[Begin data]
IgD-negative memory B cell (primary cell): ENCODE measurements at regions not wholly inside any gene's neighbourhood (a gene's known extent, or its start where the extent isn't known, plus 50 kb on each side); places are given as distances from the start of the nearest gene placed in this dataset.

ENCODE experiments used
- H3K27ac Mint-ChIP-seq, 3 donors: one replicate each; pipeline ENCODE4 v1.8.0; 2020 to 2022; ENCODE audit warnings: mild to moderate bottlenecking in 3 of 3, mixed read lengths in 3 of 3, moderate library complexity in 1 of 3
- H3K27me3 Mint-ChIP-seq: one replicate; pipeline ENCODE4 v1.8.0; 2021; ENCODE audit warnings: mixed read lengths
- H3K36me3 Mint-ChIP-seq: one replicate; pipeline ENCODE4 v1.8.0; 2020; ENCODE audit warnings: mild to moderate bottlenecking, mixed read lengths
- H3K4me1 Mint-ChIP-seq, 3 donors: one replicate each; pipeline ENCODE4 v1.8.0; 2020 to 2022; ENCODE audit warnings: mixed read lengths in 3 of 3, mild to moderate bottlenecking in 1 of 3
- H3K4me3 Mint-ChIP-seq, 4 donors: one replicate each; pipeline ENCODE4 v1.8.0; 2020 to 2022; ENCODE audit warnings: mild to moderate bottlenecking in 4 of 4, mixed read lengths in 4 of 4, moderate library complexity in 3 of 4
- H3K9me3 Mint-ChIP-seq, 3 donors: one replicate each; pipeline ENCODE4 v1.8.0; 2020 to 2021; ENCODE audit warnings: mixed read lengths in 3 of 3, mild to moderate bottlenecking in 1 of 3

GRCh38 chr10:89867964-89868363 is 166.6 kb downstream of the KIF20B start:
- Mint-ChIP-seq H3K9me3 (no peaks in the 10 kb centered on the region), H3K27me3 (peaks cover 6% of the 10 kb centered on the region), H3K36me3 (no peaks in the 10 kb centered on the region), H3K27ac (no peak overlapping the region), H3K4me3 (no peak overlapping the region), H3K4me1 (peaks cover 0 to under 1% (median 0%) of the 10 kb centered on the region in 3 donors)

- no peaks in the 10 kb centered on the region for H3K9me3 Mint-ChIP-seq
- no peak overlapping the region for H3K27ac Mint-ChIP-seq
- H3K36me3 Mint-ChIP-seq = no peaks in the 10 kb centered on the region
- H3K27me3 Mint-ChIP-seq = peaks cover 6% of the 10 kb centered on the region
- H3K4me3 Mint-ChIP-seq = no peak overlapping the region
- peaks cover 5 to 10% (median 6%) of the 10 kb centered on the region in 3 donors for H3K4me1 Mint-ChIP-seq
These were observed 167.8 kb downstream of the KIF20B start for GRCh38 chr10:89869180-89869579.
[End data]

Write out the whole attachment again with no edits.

IgD-negative memory B cell (primary cell): ENCODE measurements at regions not wholly inside any gene's neighbourhood (a gene's known extent, or its start where the extent isn't known, plus 50 kb on each side); places are given as distances from the start of the nearest gene placed in this dataset.

ENCODE experiments used
- H3K27ac Mint-ChIP-seq, 3 donors: one replicate each; pipeline ENCODE4 v1.8.0; 2020 to 2022; ENCODE audit warnings: mild to moderate bottlenecking in 3 of 3, mixed read lengths in 3 of 3, moderate library complexity in 1 of 3
- H3K27me3 Mint-ChIP-seq: one replicate; pipeline ENCODE4 v1.8.0; 2021; ENCODE audit warnings: mixed read lengths
- H3K36me3 Mint-ChIP-seq: one replicate; pipeline ENCODE4 v1.8.0; 2020; ENCODE audit warnings: mild to moderate bottlenecking, mixed read lengths
- H3K4me1 Mint-ChIP-seq, 3 donors: one replicate each; pipeline ENCODE4 v1.8.0; 2020 to 2022; ENCODE audit warnings: mixed read lengths in 3 of 3, mild to moderate bottlenecking in 1 of 3
- H3K4me3 Mint-ChIP-seq, 4 donors: one replicate each; pipeline ENCODE4 v1.8.0; 2020 to 2022; ENCODE audit warnings: mild to moderate bottlenecking in 4 of 4, mixed read lengths in 4 of 4, moderate library complexity in 3 of 4
- H3K9me3 Mint-ChIP-seq, 3 donors: one replicate each; pipeline ENCODE4 v1.8.0; 2020 to 2021; ENCODE audit warnings: mixed read lengths in 3 of 3, mild to moderate bottlenecking in 1 of 3

GRCh38 chr10:89867964-89868363 is 166.6 kb downstream of the KIF20B start:
- Mint-ChIP-seq H3K9me3 (no peaks in the 10 kb centered on the region), H3K27me3 (peaks cover 6% of the 10 kb centered on the region), H3K36me3 (no peaks in the 10 kb centered on the region), H3K27ac (no peak overlapping the region), H3K4me3 (no peak overlapping the region), H3K4me1 (peaks cover 0 to under 1% (median 0%) of the 10 kb centered on the region in 3 donors)

- no peaks in the 10 kb centered on the region for H3K9me3 Mint-ChIP-seq
- no peak overlapping the region for H3K27ac Mint-ChIP-seq
- H3K36me3 Mint-ChIP-seq = no peaks in the 10 kb centered on the region
- H3K27me3 Mint-ChIP-seq = peaks cover 6% of the 10 kb centered on the region
- H3K4me3 Mint-ChIP-seq = no peak overlapping the region
- peaks cover 5 to 10% (median 6%) of the 10 kb centered on the region in 3 donors for H3K4me1 Mint-ChIP-seq
These were observed 167.8 kb downstream of the KIF20B start for GRCh38 chr10:89869180-89869579.